Friday, 8 May 2020

SAS Traffic figures for April 2020 make grim reading for company as it sheds 5000 jobs

Scandinavian Airline System saw its scheduled capacity drop dramatically during April its latest figures show. Down nearly 95% compared to last year as a result of the ongoing COVID-19 pandemic. During April, only a very limited network in Norway and Sweden was maintained y the carrier as it struggled to cope with the massive downturn in business and various travel bans and restrictions.

The airline has also decided that it will shed up to 5000 of its workforce as it gets to grips with the current situation and the incredible uncertainty over the future operations. Although, in the last few days, the airline has been thrown a lifeline after it signed a SEK 3.3 billion three-year revolving credit facility agreement, 90% guaranteed by the Swedish and Danish governments.

“We continue to face challenging times that are radically impacting our business.  Even though no one can foresee exactly how passenger demand will evolve in the coming months and years, it is clear that it will take a much longer time than previously anticipated. In our view, it will take until 2022 before demand starts to reach pre-COVID-19 levels.

“The current situation forces us to take all possible measures to reduce costs and preserve cash to be able to emerge from this crisis as a sustainable, profitable and vital part of Scandinavian infrastructure.  Given the time it will take to ramp up production, we have unfortunately had to initiate processes to reduce the size of our future workforce by up to 5,000 full-time positions.

“As part of our ongoing work to safeguard our future, I’m grateful and pleased that we now have secured the SEK 3.3Bn revolving credit facility guaranteed by the states of Sweden and Denmark. This additional liquidity will, alongside our initiated cost reduction measures, give us the time needed explore further opportunities and financial support to safeguard our business,” says Rickard Gustafson, CEO SAS.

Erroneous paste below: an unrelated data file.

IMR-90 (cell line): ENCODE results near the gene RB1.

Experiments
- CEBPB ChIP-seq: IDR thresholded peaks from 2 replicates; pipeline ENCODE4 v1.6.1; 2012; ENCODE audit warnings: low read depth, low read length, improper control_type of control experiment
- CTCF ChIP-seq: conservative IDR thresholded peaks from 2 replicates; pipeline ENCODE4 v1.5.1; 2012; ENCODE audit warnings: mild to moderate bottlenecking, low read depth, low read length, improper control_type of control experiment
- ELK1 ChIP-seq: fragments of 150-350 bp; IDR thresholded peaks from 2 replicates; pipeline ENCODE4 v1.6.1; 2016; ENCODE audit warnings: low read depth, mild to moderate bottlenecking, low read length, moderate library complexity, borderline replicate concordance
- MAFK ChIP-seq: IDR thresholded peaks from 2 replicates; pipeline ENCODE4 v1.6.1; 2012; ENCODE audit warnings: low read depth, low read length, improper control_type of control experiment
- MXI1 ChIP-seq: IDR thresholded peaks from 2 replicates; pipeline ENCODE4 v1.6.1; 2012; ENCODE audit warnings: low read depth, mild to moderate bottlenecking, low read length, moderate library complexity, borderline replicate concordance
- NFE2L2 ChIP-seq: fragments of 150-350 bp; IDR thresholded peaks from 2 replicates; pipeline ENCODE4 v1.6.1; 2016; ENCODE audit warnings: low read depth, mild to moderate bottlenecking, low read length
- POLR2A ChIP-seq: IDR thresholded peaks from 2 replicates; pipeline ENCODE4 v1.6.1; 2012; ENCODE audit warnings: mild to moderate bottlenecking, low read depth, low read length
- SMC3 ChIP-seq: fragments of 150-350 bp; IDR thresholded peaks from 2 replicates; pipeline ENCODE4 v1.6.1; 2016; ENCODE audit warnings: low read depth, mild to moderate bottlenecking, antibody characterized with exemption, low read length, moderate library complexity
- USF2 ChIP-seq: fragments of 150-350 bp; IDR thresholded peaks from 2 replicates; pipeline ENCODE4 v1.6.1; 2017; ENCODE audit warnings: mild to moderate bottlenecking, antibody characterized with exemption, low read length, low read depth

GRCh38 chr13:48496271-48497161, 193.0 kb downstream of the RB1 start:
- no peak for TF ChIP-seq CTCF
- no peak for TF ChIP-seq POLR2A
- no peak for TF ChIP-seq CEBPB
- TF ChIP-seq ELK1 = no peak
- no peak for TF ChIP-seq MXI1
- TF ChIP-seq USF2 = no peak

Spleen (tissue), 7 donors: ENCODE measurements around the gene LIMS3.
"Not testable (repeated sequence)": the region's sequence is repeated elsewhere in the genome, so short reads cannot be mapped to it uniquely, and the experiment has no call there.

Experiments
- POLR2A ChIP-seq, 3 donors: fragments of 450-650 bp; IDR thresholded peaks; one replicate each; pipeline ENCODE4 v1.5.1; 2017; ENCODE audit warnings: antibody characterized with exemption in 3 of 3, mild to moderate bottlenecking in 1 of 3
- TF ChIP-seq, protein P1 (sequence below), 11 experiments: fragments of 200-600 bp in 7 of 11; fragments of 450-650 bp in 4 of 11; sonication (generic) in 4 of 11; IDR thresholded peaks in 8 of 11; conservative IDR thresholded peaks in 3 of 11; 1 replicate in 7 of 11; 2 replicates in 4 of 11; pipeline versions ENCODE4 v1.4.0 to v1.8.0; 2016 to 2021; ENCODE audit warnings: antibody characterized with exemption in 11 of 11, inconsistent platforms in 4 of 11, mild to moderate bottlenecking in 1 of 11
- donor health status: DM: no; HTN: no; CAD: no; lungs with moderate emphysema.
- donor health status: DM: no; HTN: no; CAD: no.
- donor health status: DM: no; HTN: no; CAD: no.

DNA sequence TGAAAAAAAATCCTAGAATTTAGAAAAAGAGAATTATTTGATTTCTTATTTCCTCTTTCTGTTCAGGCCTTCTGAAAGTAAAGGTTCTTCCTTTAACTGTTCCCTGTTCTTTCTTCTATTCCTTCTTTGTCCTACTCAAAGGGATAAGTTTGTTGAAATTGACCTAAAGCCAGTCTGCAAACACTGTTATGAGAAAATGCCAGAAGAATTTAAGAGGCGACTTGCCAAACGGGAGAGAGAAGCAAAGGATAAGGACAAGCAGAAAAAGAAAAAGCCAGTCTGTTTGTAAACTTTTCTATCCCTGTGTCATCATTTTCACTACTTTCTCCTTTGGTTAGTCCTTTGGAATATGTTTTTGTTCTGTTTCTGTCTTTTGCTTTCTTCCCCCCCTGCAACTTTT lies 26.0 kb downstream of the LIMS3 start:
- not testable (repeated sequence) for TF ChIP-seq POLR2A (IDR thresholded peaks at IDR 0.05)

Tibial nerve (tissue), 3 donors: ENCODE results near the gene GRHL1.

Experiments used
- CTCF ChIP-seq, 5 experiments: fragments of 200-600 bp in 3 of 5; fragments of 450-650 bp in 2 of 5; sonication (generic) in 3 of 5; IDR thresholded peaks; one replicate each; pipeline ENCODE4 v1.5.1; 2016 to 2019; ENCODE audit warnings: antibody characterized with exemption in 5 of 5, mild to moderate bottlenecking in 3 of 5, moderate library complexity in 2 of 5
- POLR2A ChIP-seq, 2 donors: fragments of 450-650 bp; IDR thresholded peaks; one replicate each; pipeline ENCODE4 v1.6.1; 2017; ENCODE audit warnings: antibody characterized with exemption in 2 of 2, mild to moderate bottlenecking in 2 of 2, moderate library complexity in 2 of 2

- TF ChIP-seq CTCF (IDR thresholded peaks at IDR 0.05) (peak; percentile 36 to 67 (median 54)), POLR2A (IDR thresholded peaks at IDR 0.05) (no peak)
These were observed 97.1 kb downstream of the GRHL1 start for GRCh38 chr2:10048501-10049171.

SAS scheduled trafficApr20Change1Nov19- Apr20Change1
ASK (Mill.)203-94.5%16 665-23.9%
RPK (Mill.)54-98.0%10 763-28.8%
Passenger load factor26.6%-47.9 p.p.64.6%-4.5 p.p.
No. of passengers (000)94-95.6%9,243-26.8%
Geographical development, scheduleApr20            vs.           Apr19Nov19- Apr20      vs.     Nov18-Mar19
RPKASKRPKASK
Intercontinental-99.9%-99.4%-32.5%-26.4%
Europe/Intrascandinavia-99.4%-98.2%-28.1%-25.0%
Domestic-89.3%-73.2%-22.5%-16.2%
SAS charter trafficApr20Change1Nov19- Apr20Change1
ASK (Mill.)30-78.6%848-17.3%
RPK (Mill.)9-93.0%739-20.7%
Load factor28.4%-57.8 p.p.87.2%-3.7 p.p.
No. of passengers (000)1-96.7%242-19.6%
SAS total traffic (scheduled and charter)Apr20Change1Nov19- Apr20Change1
ASK (Mill.)233-93.9%17 513-23.6%
RPK (Mill.)62-97.8%11 503-28.3%
Load factor26.8%-48.1 p.p.65.7%-4.3 p.p.
No. of passengers (000)95-95.7%9,485-26.6%
1 Change compared to same period last year. p.p. = percentage points
Preliminary yield and PASKApr20Nominal changeFX adjusted change
Yield, SEK1.64+66.5%+66.4%
PASK, SEK0.44-40.6%-40.6%
Apr20
Punctuality (arrival 15 min)97.2%
Regularity96.1%
Change in total COemissions, rolling 12 months-12.8%
Change in COemissions per available seat kilometer-3.2%
Carbon offsetting of passenger related emissions24%
Definitions:
RPK – Revenue passenger kilometers
ASK – Available seat kilometers
Load factor – RPK/ASK
Yield – Passenger revenues/RPK (scheduled)
PASK – Passenger revenues/ASK (scheduled)
Change in COemissions per available seat kilometers – SAS passenger related carbon emissions divided with total available seat kilometers (incl. non-revenue and EuroBonus), rolling 12 months
Carbon offsetting of passenger related emissions – Share of SAS passenger related carbon emissions compensated by SAS (EuroBonus members, youth tickets and SAS' staff travel)
From fiscal year 2020 we report change in CO2 emissions in total and per Available Seat Kilometers (ASK) to align with our overall goal to reduce our total CO2 emissions by 25% by 2030, compared to 2005.



The airline also recently confirmed it had signed a SEK 3.3 billion three-year revolving credit facility agreement, 90% guaranteed by the Swedish and Danish states.

Since the announcements from the Scandinavian governments on credit guarantees to airlines, SAS has worked with four Nordic banks as well as respective government agencies to clarify the criteria and terms for the guarantees. The guaranteed debt package, which has been approved by the European Commission, was implemented in the context of the COVID-19 crisis and is intended to support the airline’s liquidity and prepare for the recovery of its activities.

“We are very pleased that we now have been able to secure a credit facility with the support of the Danish and Swedish governments. The agreement strengthens our financial position in a difficult period when most of our fleet is grounded.  Going forward we will continue our focused work on reducing costs and seeking additional support from the Scandinavian governments to ensure that SAS continues to be the leading provider of critical airline infrastructure in Scandinavia. As part of this we will further our dialogue with the Norwegian government to be able to access up to NOK 1.7 billion of additional state guaranteed funding,” says Torbjørn Wist, CFO of SAS.


The credit facility was coordinated by SEB. Danske Bank, Nordea, SEB and Swedbank were Mandated Lead Arrangers.








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